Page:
Kendall Marshall: NBA Draft 2012 Highlights, Analysis and Pro Projections

Brian Mazique@@UniqueMaziqueCorrespondent IIIJune 8, 2012

ST LOUIS, MO - MARCH 25:  Injured point guard Kendall Marshall #5 of the North Carolina Tar Heels supports his teammates from the bench against the Kansas Jayhawks  during the 2012 NCAA Men's Basketball Midwest Regional Final at Edward Jones Dome on March 25, 2012 in St Louis, Missouri.  (Photo by Andy Lyons/Getty Images)
Andy Lyons/Getty Images

In my opinion, Kendall Marshall is the best pure point guard in the 2012 NBA draft. He helped lead the North Carolina Tar Heels into the NCAA Tournament. He suffered a wrist injury in the team's Round of 32 matchup with Creighton.

The loss of Marshall was too much for the team to overcome in the Final Four.

It is sensible to consider Marshall the nation's best playmaker; his 351 assists were the most in the nation, and his 9.8 dimes per game was second.

He made himself eligible for the NBA draft on March 29, and he should be the first or second point guard taken.

What Marshall doesn't have in raw athleticism he makes up for in basketball IQ and leadership. Chad Ford of ESPN considers him the second best point guard in the draft behind Damian Lillard.

While Lillard may be a more dynamic player that happens to play the point guard, Marshall is the best at running a team.

Wherever Marshall goes, he'll make his teammates better, and that is what many general managers will be looking for in a point guard.

Here is a scouting report on Marshall that highlights his strengths and weaknesses.

(Height, weight and stats per


ATLANTA, GA - MARCH 10:  Kendall Marshall #5 of the North Carolina Tar Heels reacts after a basket against the North Carolina State Wolfpack during the semifinals of the 2012 ACC Men's Basketball Conference Tournament at Philips Arena on March 10, 2012 in
Kevin C. Cox/Getty Images


Height: 6'4" 

Weight: 195 pounds 

School: North Carolina

Date of Birth: August 19, 1991

Best NBA Position: Point Guard

College Stats: (Key Stats Underlined) 8.1 PPG, 33 MPG, 46.7 FG%, 35.4 3FG%, 69.6 FT%, 9.8 APG, 2.6 RPG, 0.2 BPG, 1.2 SPG


Skill Grades:

Athleticism - B-

Size - A

Intangibles - A

Rebounding - B-

Ball Handling - A+

Defense - B

Shooting - B+

Passing - A+

Post Game - C+

Basketball IQ - A+

Upside - A-



Marshall has great size for the point guard position at 6'4", and his vision is stellar. He wants to set up teammates more than anything. He's a natural leader; you could see how much UNC missed him during the latter parts of the NCAA tournament.

CHARLOTTE, NC - MARCH 20:  Kendall Marshall #5 of the North Carolina Tar Heels looks to pass against Venoy Overton #1 of the Washington Huskies during the third round of the 2011 NCAA men's basketball tournament at Time Warner Cable Arena on March 20, 201
Streeter Lecka/Getty Images

Marshall knows how to get the ball to the right man in a way that allows them to succeed. Even though he prefers to set teammates up, he is a decent shooter from distance, so he will keep teams honest. On defense Marshall has very quick hands; he is adept at the reach-in pilfer.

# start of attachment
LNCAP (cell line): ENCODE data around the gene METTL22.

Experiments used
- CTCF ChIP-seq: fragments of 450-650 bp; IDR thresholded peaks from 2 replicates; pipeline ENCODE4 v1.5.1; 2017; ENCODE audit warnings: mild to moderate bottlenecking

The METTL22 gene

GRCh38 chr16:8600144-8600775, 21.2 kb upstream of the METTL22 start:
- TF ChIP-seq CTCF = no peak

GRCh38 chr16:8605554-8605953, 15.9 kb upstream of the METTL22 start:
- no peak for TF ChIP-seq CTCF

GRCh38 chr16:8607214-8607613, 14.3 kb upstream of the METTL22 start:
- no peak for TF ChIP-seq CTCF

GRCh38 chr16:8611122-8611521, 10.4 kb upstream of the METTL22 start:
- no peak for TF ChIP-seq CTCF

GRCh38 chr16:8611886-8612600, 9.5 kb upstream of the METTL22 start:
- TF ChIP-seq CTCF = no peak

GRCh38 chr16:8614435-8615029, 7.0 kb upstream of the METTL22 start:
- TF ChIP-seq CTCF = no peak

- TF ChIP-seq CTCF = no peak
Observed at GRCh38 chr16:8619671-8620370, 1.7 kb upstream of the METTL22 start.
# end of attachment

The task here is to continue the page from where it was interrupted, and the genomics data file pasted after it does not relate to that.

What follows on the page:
He uses this skill, his ball-control and a great basketball IQ to counter his lack of foot speed. 

He is such a good passer and creator that I expect Marshall to be in the top 10 in assists by his third year in the NBA.

Here is a highlight reel for Marshall displaying his playmaking ability:


Marshall is not a freakish athlete, and while I think he'll get by on size and vision offensively, defensively he will have issues with smaller, quicker guards.

He isn't exactly a defensive liability, but teams can't expect a lockdown defender either. Marshall can seem gun-shy at times when he has the ball on the perimeter. His shot is more of a set-shot than a jump shot, and he seems content to only shoot it when absolutely necessary.

Because Marshall has good size at the point without a ton of athleticism, it would be smart for him to shore up his post game. This would open another aspect of his offense.


NBA Player Comparison: 

20 Apr 1996:  Point guard Mark Jackson of the Indiana Pacers fends off the defensive pressure applied by guard Michael Jordan of the Chicago bulls during the first quarter of the Bulls game against the Pacers at the United Center in Chicago, Illinois. Man
Jonathan Daniel/Getty Images

Bigger, Better Shooting Mark Jackson

Jackson, of course, is the current Golden State Warriors' head coach. But before that, Jackson was one of the most prolific assist men in league history.

In his 17-year career, Jackson averaged eight assists and 9.6 points per game. I believe Marshall has the ability to be that type of player. Jackson had to depend on his savvy and vision, as he also was not a blow-by-you athlete.

But Marshall is bigger, and early on, he has a better jump shot than Jackson had at this stage in his career..

Jackson won Rookie of the Year in the 1987-88 season, and he made one All Star game (1989). I don't see Marshall winning the Rookie of the Year, but I do believe he will have a solid career.


Draft Projection:

Mid to Late Lottery


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